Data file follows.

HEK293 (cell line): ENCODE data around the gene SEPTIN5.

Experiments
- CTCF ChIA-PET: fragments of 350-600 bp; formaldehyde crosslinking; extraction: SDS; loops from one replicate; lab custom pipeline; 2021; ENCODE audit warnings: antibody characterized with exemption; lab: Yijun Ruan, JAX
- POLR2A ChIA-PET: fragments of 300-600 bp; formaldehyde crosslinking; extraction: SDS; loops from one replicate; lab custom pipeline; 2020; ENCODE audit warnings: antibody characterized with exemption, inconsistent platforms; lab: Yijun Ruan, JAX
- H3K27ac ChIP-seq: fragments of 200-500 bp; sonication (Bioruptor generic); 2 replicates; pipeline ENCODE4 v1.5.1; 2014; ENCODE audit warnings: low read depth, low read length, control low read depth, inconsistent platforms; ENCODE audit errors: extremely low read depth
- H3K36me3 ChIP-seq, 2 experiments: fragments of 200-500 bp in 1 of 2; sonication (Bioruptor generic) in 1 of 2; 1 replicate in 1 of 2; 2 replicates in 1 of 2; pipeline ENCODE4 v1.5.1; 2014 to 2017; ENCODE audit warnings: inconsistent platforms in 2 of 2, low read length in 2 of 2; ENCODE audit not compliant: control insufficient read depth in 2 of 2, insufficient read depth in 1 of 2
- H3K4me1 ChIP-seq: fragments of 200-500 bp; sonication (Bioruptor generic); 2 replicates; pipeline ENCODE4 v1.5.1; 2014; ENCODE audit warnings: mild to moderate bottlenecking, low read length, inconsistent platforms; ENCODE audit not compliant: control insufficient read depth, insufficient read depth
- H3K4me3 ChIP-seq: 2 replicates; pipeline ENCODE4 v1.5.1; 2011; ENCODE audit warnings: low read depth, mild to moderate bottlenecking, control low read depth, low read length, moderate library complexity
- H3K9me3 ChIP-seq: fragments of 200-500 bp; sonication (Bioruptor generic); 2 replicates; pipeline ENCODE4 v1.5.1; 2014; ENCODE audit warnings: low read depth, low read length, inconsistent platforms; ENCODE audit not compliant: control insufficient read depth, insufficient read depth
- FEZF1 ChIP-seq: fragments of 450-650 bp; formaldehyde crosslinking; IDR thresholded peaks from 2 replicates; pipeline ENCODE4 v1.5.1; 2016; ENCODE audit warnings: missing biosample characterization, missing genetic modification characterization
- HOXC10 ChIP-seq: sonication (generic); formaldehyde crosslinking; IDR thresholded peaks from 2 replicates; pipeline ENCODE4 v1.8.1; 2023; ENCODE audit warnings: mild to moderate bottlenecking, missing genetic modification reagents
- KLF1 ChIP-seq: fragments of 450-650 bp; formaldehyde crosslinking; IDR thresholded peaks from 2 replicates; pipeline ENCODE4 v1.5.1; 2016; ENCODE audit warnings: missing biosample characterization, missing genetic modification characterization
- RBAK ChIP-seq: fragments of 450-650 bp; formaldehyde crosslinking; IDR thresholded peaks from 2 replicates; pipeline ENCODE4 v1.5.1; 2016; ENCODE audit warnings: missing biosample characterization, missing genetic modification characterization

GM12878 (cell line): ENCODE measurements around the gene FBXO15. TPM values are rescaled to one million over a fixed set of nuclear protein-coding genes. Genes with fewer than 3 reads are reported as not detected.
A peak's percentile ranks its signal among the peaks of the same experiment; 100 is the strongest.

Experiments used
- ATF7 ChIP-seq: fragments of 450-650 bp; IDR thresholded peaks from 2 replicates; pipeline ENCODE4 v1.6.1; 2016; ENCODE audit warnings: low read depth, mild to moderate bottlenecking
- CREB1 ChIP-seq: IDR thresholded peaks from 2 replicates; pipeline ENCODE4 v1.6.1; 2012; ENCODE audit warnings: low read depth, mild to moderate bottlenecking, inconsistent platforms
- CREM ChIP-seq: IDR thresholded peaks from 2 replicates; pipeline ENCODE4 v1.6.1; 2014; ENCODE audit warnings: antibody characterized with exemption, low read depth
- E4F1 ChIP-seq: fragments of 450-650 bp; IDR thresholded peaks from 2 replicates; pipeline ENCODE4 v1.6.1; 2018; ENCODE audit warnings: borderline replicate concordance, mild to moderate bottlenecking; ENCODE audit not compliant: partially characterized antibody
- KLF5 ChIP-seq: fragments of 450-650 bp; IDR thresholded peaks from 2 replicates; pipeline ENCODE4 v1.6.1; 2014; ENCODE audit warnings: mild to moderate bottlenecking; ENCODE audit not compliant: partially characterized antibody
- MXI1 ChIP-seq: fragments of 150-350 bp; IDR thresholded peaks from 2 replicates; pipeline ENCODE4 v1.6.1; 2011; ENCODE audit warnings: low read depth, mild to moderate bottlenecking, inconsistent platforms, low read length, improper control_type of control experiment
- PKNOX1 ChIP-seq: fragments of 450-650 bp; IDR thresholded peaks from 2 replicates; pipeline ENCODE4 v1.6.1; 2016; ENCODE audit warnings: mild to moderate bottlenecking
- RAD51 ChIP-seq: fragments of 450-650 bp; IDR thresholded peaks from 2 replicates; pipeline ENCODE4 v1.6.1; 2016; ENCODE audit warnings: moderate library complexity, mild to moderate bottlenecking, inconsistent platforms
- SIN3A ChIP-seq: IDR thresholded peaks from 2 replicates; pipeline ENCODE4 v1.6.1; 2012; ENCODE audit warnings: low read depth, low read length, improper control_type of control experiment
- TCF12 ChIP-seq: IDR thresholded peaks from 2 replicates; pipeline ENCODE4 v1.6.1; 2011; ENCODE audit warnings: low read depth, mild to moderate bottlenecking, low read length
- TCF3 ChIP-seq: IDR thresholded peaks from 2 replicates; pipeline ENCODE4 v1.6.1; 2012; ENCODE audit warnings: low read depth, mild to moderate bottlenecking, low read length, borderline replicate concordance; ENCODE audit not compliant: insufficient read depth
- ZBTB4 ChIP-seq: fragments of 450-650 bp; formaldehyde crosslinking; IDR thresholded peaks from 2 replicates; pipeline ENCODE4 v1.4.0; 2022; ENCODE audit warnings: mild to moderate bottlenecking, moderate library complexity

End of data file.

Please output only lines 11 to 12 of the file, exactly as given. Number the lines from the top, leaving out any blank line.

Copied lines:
- HOXC10 ChIP-seq: sonication (generic); formaldehyde crosslinking; IDR thresholded peaks from 2 replicates; pipeline ENCODE4 v1.8.1; 2023; ENCODE audit warnings: mild to moderate bottlenecking, missing genetic modification reagents
- KLF1 ChIP-seq: fragments of 450-650 bp; formaldehyde crosslinking; IDR thresholded peaks from 2 replicates; pipeline ENCODE4 v1.5.1; 2016; ENCODE audit warnings: missing biosample characterization, missing genetic modification characterization